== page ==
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COOS BAY -- Oregon Coast Community Action has streamlined services and overhauled its bookkeeping, putting the nonprofit on solid financial ground after a rocky past couple of years.

Auditors are combing their way through ORCCA this week, compiling information for the organization's annual audit.

Executive director Mike Lehman was hired in February 2013, several months after CEO Mary Schoen-Clark resigned in the midst of intense criticism that she created a hostile work environment and ruined relationships with local food pantries.

This year's 45-minute budget process was a 180-degree turn from 2013, when the board discussed the budget for nearly eight hours and still had a $400,000 deficit, $170,000 of which was in South Coast Food Share.

In the last year, most of those issues have been resolved, with only a $3,000 deficit left in Great Afternoons and a $3,000 to $4,000 hole in Food Share.

"A couple years ago, we really were in risk of being non-compliant," Lehman said. "It's not that we were not spending money correctly, but (auditors couldn't) tell what (we were) doing. It's just such a nightmare."

This sigh of relief came after a year of cutting about $400,000 in operating costs. Some staff was cut, as well as excess in programs, including cutting the Food Share trip to Curry County from three times a week to once a week.

"It's not that they were fat and happy before, but we just tightened everything down and made certain we were doing things smart," Lehman said. "Some of that's bad in that one of the things we really struggle in is to get the development department up and running, which is raising grants and fundraising. At one time we had four people doing development, now we're back down to one, when we should be up around three."

This year's streamlined budget also allowed ORCCA to remove a two-year pay freeze, giving its staff cost-of-living wage increases.

The 2011-2012 audit (during Schoen-Clark's time as CEO) showed ORCCA had a "material weakness" in its accounting department. In three years, the department went through four chief financial officers. Now, Angie Billings has helped overhaul finances.

"Our books are finally cleaned up," Lehman said. "We expect to cruise through this audit much, much easier than the last."

Messy bookkeeping was the result of inexperienced staff due to high turnover, the complexity of the campus construction project, and requirements of the American Recovery and Reinvestment Act of 2009.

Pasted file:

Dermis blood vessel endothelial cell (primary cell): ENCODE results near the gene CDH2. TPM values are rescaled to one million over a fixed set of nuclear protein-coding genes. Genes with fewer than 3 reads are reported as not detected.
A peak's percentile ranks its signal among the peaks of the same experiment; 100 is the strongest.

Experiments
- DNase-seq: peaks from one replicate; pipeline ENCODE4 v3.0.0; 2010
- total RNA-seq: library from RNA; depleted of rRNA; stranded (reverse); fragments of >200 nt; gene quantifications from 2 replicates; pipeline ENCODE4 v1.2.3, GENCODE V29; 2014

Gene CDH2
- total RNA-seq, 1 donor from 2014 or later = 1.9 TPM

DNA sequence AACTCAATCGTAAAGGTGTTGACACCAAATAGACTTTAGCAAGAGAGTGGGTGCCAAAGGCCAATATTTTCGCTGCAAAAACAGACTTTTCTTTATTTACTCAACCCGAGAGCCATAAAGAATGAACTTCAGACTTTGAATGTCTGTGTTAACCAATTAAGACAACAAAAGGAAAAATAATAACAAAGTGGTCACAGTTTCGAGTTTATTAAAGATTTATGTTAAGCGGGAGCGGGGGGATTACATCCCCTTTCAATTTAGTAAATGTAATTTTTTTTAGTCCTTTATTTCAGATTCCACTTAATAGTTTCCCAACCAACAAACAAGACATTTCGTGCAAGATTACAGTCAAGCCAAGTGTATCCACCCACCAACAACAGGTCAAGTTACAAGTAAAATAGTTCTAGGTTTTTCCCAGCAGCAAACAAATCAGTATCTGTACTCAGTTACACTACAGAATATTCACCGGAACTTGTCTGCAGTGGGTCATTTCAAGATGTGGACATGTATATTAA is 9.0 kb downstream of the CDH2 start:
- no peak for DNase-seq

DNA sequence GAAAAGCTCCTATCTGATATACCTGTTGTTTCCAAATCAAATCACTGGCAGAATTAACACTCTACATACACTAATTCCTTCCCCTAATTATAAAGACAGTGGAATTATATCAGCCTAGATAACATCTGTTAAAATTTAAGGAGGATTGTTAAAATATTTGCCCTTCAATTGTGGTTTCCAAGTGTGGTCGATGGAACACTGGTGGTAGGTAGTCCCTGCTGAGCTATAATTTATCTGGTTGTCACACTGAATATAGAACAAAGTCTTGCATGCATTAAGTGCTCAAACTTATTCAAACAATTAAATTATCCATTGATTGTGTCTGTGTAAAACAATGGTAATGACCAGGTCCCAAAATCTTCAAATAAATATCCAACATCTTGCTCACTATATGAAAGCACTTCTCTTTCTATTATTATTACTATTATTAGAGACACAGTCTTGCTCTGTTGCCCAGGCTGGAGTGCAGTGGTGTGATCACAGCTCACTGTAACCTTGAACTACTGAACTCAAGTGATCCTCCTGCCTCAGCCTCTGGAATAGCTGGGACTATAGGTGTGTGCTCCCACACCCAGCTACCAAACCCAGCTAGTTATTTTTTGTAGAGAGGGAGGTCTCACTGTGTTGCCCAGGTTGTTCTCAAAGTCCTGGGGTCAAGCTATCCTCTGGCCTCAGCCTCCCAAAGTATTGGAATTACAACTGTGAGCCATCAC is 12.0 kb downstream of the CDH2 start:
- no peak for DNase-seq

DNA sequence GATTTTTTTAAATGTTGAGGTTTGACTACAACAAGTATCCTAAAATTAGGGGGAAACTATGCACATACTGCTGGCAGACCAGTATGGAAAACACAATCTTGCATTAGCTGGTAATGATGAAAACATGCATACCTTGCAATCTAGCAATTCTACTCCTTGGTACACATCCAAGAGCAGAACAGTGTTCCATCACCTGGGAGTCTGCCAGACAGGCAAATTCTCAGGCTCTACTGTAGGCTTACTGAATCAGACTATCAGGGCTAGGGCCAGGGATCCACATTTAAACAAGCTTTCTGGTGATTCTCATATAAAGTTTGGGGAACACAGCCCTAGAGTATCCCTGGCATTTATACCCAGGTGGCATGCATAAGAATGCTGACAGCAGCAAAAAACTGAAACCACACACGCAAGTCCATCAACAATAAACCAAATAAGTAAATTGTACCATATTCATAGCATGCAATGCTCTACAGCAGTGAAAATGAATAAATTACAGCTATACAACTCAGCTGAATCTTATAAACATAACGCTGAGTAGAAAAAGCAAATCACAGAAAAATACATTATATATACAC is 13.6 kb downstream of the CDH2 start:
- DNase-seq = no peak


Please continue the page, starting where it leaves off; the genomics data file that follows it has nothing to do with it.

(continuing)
The ARR Act was "dumping money into weatherization," he said.

"The whole objective was to get it in, get it spent and weatherize homes, energy efficiencies, all those things," he said. "The minute you start doing that it really starts putting pressure on your accounting system."

The 2-year-old, $10 million new building complicated finances even more. The New Market Tax Credits Program allowed ORCCA to use the community's low-income status to secure private donations. The project grew from a food pantry to adding Head Start classrooms to consolidating all the executive offices, and much more.

Meanwhile, Schoen-Clark was fielding complaints from area food pantries, who said ORCCA's food department was withdrawing food supplies, launching billing arguments. Lehman said community relations wasn't her "forte."

"You get into a battle with them (food pantries) and how do you win that? You look like a bully," he said. "And that's what (ORCCA) looked like, an incompetent bully.

"Those three things came together to make the books just a disaster."

In his first year leading the struggling organization, Lehman said his biggest concern was stabilizing the nonprofit financially.

"Just don't do anything stupid and you'll be OK," he said. "We were getting people in place, keeping them there, stabilizing finance and fundraising. Settle things down and it gets better."

This fall, Lehman hopes to get word that Oregon's Early Learning Council chose ORCCA as the site of an early learning hub, which would serve Coos, Curry and western Douglas counties.

He also expects a lawsuit pending against the organization to go to trial in October. Two ex-employees allege Lehman created a hostile work environment and forced them out.

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